Oct. 7, 2015
Greg Pierce enters CareerTech Hall of Fame
Greg Pierce, former superintendent of Pontotoc Technology Center in Ada, is one of five 2015 inductees into the Oklahoma CareerTech Hall of Fame.
The ceremony will be Oct. 21 on Francis Tuttle Technology Center’s Rockwell Campus in Oklahoma City. Other inductees are Phil Berkenbile, Morrison; Dean Denton, Broken Arrow; Dale DeWitt, Braman; and Bea Paul, Enid.
The 2015 class of inductees will increase the Hall of Fame membership to 75. The Hall of Fame, which is sponsored by the Oklahoman Foundation for Career and Technology Education, was founded in 1990. Previous inductees include governors, college deans and professors, business and industry leaders, educators and CareerTech faculty, staff and agency members.
“Oklahoma CareerTech Hall of Fame honorees have contributed significantly to the success of the CareerTech System,” said Marcie Mack, CareerTech state director. “Each recipient has advanced the mission of CareerTech in unique and extraordinary ways. Their commitment to students, businesses and the lives of Oklahomans is appreciated and honored.”
Pierce entered the CareerTech System through FFA, one of seven CareerTech student organizations. He was active in FFA at Velma-Alma High School before going to Oklahoma State University, where he earned bachelor’s and master’s degrees in agricultural education and an administration certificate.
He taught agricultural education at Tishomingo Public Schools and in 1978 moved to the Oklahoma Department of Vocational and Technical Education, now the Oklahoma Department of Career and Technology Education, as agriculture curriculum specialist. He became assistant coordinator of the Curriculum Instructional Materials Center, then coordinator of evaluation and testing, executive director of the Mid-America Vocational Curriculum Consortium and coordinator of CIMC.
Pierce left the CareerTech System in 1990 and became superintendent of Velma-Alma Public Schools. In 1992, he returned to CareerTech as superintendent of Pontotoc Skill Development Center and Rural Industrial Incubator, now Pontotoc Technology Center.
Under his 20 years of leadership, Pontotoc Tech gained a reputation as a premier technology center and received many Gold Star School awards. Pierce oversaw several campus expansions and the addition of two additional partner schools. The PTC Seminar Center has been dedicated in his name.
Pierce developed instructional materials for the Associated General Contractors of America; the Tile Council of America; the National Association of Rural Electric Cooperatives; the United Union of Roofers, Water Proofers and Allied Workers; the International Association of Bridge, Structural and Ornamental Iron Workers; NASA; and several foreign countries. He developed or coordinated the development of more than 250 publications for career and technology education.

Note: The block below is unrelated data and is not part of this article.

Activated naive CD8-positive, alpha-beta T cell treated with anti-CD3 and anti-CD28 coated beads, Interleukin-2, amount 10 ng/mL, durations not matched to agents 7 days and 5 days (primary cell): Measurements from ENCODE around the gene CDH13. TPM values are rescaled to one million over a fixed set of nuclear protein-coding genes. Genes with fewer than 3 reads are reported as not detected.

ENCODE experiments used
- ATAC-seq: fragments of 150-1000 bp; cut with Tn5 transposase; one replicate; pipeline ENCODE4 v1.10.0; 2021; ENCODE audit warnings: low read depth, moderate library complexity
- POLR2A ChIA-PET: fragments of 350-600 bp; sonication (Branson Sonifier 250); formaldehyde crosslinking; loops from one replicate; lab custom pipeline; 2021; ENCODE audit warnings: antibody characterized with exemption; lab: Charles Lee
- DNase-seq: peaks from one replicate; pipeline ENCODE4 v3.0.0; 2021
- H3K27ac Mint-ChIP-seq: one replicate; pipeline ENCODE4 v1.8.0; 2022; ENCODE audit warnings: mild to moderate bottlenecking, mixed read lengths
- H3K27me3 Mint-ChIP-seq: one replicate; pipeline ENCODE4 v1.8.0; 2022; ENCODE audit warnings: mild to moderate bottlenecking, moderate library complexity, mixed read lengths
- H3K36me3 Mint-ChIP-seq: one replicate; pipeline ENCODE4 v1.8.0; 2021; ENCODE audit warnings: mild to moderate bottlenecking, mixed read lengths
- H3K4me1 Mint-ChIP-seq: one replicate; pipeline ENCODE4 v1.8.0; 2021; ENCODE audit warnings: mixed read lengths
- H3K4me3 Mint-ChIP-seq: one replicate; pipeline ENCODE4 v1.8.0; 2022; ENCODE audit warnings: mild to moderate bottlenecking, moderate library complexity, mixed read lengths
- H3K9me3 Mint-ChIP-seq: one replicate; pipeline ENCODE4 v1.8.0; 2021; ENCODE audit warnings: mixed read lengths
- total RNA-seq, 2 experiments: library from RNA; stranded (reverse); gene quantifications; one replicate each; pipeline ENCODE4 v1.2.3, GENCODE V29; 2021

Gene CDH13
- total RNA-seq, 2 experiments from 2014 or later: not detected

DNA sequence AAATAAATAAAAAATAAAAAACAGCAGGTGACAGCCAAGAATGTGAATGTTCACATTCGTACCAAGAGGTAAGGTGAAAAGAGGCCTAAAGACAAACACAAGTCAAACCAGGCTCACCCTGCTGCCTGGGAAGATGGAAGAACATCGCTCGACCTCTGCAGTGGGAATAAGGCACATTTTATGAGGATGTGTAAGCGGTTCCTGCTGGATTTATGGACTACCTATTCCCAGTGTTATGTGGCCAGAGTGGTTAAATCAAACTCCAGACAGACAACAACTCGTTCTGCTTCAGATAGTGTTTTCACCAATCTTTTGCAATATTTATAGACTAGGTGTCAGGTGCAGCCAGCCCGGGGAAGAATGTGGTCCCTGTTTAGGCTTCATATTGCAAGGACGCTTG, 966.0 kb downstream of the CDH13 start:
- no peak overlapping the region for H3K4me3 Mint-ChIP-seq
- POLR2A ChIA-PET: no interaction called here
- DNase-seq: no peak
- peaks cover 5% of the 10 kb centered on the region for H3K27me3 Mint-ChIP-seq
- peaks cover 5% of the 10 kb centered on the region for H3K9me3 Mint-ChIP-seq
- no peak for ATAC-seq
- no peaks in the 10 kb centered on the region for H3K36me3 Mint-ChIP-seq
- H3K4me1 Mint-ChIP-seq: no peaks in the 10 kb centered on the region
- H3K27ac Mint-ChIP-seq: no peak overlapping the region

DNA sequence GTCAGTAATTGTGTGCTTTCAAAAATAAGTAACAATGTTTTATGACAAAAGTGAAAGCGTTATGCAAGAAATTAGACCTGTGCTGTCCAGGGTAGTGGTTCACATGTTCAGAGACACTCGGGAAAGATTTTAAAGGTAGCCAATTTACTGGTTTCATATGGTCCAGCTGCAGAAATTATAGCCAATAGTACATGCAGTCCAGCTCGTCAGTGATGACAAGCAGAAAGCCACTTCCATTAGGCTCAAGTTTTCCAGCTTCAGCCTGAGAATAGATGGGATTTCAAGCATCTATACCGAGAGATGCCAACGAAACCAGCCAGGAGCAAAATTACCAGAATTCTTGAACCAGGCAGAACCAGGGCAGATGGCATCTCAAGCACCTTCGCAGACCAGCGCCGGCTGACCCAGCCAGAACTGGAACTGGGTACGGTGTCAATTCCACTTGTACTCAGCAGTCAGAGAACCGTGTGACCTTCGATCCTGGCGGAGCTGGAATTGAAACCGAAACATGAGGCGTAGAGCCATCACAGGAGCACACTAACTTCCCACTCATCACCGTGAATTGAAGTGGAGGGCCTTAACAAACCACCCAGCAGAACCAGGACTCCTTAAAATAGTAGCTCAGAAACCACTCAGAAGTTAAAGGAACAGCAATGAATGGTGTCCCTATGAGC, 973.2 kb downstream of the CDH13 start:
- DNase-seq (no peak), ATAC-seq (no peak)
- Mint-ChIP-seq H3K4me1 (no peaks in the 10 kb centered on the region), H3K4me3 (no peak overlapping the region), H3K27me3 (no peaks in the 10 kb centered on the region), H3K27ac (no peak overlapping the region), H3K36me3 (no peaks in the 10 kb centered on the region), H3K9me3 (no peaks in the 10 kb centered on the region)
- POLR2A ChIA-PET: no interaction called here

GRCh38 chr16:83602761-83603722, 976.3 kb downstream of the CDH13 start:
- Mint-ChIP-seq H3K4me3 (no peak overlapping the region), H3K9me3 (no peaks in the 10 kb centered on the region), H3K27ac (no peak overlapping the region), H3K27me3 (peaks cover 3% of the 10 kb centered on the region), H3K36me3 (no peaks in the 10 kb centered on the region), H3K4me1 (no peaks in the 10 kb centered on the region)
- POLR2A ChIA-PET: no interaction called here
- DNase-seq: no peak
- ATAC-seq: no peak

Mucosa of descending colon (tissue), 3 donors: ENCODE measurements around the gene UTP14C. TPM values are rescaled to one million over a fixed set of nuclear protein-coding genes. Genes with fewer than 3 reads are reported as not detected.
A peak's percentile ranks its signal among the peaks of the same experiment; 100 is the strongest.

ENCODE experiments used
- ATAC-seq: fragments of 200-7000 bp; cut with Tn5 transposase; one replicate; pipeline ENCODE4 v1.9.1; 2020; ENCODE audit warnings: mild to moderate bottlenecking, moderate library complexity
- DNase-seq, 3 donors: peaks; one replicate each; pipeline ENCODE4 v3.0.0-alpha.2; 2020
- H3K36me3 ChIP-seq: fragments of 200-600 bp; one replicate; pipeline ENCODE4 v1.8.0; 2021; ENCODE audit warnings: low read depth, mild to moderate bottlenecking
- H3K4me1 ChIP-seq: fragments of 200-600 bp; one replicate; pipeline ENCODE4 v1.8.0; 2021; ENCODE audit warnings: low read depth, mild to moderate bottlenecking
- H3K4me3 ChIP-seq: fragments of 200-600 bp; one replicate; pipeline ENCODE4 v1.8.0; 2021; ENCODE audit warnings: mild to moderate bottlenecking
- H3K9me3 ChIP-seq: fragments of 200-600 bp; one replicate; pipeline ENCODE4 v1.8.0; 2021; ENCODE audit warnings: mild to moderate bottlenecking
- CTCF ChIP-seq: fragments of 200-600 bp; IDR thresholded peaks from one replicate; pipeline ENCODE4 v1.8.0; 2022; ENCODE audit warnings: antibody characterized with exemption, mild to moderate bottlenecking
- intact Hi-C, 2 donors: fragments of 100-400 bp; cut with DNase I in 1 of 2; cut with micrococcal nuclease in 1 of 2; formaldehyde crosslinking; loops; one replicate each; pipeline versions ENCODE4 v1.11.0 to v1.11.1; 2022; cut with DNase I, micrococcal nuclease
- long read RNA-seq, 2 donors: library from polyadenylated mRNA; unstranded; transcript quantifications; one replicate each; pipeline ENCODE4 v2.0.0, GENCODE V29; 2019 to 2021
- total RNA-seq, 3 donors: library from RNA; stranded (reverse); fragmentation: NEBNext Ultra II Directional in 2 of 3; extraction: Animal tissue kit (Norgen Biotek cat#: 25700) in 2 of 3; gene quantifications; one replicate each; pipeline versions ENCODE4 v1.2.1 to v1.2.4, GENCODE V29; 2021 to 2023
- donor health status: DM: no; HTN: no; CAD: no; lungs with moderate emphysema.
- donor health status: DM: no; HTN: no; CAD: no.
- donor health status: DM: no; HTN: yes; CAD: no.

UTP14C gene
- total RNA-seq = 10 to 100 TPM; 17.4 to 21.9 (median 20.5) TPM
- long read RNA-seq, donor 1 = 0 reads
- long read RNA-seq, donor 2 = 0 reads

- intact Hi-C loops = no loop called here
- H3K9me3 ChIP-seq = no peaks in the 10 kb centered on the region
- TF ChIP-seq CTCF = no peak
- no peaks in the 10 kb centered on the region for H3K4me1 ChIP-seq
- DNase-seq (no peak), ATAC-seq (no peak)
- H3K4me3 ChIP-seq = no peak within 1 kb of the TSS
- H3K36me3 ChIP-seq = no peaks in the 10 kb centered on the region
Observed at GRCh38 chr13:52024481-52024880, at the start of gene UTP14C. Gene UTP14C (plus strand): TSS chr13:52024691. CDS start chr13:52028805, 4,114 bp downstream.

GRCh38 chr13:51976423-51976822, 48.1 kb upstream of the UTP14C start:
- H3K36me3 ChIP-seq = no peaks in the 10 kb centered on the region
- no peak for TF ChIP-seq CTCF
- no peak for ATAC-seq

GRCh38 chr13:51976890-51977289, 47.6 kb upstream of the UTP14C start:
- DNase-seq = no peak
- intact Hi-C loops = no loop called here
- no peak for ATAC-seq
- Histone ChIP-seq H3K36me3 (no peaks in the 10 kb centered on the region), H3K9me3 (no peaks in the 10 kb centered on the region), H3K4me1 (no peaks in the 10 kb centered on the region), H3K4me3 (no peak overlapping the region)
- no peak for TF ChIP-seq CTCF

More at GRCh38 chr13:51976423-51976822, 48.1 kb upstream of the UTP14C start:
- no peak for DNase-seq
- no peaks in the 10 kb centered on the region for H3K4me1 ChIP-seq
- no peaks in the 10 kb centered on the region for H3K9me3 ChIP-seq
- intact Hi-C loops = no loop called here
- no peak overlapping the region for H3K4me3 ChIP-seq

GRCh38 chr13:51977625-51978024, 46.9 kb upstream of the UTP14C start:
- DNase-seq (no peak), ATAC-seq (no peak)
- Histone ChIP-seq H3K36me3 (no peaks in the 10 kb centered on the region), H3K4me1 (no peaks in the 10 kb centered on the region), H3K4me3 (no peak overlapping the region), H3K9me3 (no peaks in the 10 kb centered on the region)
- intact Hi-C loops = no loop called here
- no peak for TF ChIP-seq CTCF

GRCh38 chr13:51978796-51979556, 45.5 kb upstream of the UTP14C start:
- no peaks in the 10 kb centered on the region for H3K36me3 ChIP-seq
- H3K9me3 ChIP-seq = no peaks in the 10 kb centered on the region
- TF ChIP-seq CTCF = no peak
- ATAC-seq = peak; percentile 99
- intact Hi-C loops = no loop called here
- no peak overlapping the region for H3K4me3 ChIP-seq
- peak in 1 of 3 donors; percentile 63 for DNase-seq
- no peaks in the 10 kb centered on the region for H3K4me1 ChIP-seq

He also conducted workshops on competency-based education all across the United States.
“He can reflect back on the many contributions he’s made to the people of Oklahoma and across this country and recognize the impact that he’s had on the lives of others,” said Ann Benson, former CareerTech state director.
Pierce served twice as vice president of the Association for Career and Technical Education and as president of the National Council of Local Administrators; president of the Oklahoma ACTE Administration Division; finance chairman of the ACTE Board of Directors; president of the Oklahoma Area Career Technology School Superintendents; past president and member of the Oklahoma Career and Technology Foundation Board of Directors; president of the Ada Area Chamber of Commerce; and deacon of Ada First Baptist Church. He was a member of Leadership Oklahoma Class IX.
He also served eight years in the National Guard.
For more information about the Hall of Fame banquet and to reserve a ticket, please contact LaMecia Stidham, 405-743-5115. Tickets are $60 each.
The Oklahoma Department of Career and Technology Education provides leadership and resources and assures standards of excellence for a comprehensive statewide system of career and technology education. The system offers programs and services in 29 technology center districts operating on 59 campuses, 393 comprehensive school districts and 13 Skills Centers campuses that include three juvenile facilities.
The agency is governed by the State Board of Career and Technology Education and works closely with the State Department of Education and the State Regents for Higher Education to provide a seamless educational system for all Oklahomans.
Laura Wilson, Writer/Editor